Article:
We need to tackle both areas if we are to have any hope of diving deep into our creative cores. In the superb essay, ‘ Of Power and Time’, in her book Upstream, Mary Oliver notes:

The most regretful people on earth are those who felt the call to creative work, who felt their own creative power restive and uprising, and gave to it neither power nor time.

So what do we do, instead, to give that power and time?

Feeding your creative power’s uprising

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Autumn produce from Szimpla Ruin Bar organic farmers’ market, Kazinczy utca, Budapest

As writers, we face distraction and feelings of overwhelm from many quarters. The sense of not having enough time, of never being able to fit enough in even when we have some time, comes from two directions:

1. the world

Giving yourself time when the world is demanding a thousand pieces of you is creative and courageous.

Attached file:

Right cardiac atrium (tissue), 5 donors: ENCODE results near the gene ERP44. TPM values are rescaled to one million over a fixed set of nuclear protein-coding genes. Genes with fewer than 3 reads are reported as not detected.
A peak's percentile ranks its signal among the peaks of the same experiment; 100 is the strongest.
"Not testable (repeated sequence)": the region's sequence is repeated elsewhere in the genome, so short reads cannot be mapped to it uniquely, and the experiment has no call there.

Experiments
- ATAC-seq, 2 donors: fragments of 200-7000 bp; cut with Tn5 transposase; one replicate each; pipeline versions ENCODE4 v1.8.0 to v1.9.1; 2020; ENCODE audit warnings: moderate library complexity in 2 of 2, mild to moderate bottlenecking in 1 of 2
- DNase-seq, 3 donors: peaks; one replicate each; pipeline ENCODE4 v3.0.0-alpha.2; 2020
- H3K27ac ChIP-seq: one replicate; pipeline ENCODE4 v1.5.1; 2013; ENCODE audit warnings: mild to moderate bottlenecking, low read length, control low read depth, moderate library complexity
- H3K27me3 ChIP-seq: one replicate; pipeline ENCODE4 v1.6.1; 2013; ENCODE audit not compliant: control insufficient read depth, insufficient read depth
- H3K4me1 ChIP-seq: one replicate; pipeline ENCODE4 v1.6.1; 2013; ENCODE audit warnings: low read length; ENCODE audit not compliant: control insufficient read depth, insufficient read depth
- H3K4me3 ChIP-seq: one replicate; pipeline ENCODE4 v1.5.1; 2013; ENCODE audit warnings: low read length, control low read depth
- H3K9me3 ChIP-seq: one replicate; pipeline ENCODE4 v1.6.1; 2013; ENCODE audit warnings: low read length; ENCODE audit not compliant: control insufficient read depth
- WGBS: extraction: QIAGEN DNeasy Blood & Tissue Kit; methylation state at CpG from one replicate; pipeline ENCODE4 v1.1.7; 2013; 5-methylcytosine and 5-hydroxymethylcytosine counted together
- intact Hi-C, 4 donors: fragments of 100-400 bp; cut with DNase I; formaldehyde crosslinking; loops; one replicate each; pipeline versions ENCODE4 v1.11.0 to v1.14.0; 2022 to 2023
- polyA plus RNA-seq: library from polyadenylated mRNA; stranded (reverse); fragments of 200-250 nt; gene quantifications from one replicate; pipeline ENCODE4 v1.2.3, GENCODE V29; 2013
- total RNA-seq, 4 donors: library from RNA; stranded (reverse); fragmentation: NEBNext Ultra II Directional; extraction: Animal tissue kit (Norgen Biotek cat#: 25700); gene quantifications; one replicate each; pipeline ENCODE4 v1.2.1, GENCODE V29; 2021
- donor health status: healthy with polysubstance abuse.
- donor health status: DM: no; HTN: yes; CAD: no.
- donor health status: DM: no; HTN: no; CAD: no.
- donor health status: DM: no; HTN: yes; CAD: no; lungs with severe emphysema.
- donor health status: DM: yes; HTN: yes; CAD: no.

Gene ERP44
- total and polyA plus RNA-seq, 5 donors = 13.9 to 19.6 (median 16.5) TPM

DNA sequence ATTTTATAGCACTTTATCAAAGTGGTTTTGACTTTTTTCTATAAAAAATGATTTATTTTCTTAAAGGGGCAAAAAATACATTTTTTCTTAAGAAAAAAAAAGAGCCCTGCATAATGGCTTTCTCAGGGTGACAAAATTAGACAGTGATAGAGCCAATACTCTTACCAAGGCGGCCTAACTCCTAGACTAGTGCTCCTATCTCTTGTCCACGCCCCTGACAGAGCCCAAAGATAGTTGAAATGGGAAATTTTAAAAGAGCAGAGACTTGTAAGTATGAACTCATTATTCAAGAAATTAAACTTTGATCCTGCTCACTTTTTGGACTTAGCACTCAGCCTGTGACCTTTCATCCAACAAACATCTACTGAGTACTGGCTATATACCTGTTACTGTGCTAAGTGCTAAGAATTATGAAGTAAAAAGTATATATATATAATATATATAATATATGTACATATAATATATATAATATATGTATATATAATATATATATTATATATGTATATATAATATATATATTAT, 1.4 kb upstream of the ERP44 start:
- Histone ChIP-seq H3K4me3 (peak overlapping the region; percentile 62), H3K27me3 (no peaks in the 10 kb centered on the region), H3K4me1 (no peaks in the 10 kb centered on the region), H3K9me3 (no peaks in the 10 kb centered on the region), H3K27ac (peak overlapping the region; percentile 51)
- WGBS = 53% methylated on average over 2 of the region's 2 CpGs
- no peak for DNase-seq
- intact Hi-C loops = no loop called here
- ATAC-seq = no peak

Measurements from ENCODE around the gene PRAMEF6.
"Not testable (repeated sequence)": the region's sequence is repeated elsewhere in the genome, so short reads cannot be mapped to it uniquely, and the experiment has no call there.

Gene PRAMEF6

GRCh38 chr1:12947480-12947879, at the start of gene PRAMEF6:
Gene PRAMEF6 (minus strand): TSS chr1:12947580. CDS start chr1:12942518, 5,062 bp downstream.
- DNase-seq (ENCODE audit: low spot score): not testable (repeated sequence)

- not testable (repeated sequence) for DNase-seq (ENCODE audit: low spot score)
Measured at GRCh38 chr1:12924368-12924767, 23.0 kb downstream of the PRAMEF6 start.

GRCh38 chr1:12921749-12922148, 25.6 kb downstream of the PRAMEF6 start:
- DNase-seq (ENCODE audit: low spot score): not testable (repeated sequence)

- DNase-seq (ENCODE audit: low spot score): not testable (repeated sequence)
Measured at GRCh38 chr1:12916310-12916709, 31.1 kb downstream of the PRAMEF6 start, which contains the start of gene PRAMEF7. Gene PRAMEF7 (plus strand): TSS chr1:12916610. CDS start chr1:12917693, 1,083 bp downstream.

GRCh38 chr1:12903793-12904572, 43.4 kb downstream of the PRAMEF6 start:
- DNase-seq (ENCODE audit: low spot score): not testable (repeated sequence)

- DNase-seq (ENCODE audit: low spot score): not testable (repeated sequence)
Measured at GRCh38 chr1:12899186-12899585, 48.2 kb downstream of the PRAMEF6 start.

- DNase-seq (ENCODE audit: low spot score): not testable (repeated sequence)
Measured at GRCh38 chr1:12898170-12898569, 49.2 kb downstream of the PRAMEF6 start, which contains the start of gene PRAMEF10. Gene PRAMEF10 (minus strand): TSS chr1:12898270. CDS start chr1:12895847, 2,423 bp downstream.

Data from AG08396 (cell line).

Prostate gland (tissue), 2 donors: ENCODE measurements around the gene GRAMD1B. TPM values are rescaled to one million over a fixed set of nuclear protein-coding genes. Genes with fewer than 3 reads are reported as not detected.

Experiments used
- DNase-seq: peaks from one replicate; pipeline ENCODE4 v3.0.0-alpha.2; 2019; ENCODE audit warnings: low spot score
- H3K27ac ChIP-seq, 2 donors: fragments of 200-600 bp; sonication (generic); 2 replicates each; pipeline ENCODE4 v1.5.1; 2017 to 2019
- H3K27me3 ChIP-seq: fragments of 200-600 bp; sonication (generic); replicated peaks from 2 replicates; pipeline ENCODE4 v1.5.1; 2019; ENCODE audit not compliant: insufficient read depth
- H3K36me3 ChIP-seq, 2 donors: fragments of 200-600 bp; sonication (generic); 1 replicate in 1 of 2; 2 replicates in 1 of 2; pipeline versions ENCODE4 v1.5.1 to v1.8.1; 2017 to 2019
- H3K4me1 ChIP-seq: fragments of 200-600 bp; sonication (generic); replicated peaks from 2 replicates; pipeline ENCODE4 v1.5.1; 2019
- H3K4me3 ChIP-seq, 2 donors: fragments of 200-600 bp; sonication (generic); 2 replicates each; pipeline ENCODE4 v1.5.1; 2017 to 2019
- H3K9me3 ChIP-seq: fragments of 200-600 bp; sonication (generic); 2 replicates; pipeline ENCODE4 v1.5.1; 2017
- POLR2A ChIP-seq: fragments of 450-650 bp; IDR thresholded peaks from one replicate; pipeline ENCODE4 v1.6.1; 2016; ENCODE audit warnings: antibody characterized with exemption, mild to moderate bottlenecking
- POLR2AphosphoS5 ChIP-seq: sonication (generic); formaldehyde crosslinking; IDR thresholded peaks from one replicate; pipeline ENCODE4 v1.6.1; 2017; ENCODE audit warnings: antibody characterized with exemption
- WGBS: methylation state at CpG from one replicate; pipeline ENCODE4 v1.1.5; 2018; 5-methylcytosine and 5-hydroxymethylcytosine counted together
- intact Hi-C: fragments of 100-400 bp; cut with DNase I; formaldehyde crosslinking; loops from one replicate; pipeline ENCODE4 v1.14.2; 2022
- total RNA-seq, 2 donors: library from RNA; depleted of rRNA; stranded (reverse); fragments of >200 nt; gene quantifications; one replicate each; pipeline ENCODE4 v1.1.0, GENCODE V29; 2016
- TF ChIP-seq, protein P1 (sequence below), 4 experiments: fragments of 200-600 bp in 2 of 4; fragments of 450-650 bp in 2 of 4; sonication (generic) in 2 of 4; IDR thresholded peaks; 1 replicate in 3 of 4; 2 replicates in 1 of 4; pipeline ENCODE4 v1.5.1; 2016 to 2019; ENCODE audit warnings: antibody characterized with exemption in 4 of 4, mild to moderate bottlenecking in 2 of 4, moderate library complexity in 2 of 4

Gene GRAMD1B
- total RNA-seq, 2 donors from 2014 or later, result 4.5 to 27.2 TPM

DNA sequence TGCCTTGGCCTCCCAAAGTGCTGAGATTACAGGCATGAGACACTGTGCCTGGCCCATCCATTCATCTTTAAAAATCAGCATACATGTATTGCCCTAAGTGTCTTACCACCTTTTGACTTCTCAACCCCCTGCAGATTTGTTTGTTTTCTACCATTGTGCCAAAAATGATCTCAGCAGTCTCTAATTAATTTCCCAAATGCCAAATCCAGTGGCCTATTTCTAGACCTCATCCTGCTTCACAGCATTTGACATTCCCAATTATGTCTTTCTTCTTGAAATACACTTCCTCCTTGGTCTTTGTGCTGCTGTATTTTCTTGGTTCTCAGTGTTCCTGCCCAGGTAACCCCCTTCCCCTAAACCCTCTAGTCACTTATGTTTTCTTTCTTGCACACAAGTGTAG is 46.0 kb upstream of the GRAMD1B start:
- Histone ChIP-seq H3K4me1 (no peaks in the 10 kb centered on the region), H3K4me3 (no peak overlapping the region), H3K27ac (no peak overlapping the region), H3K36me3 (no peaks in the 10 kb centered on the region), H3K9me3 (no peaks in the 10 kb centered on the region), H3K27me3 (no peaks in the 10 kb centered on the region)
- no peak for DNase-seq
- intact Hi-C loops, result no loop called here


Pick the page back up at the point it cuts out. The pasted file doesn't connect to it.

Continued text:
The world is full of alluring distraction and it was ever thus. As Eugene Delacroix put it in the nineteenth century:

Poor fellow! How can you do great work when you’re always having to rub shoulders with everything that is vulgar. Think of the great Michelangelo. Nourish yourself with grand and austere ideas of beauty that feed the soul. You are always being lured away by foolish distractions. Seek solitude. If your life is well ordered your health will not suffer.

Or, as the artist Agnes Martin puts it

The development of sensibility is the most important thing for children and adults alike, but is much more possible for children…. Adults are very busy, taught to run all the time. You cannot run and be very aware of your inspirations.

A technique I’ve written about before is to spend a week or two documenting all the ways we give our time.

Keep three lists: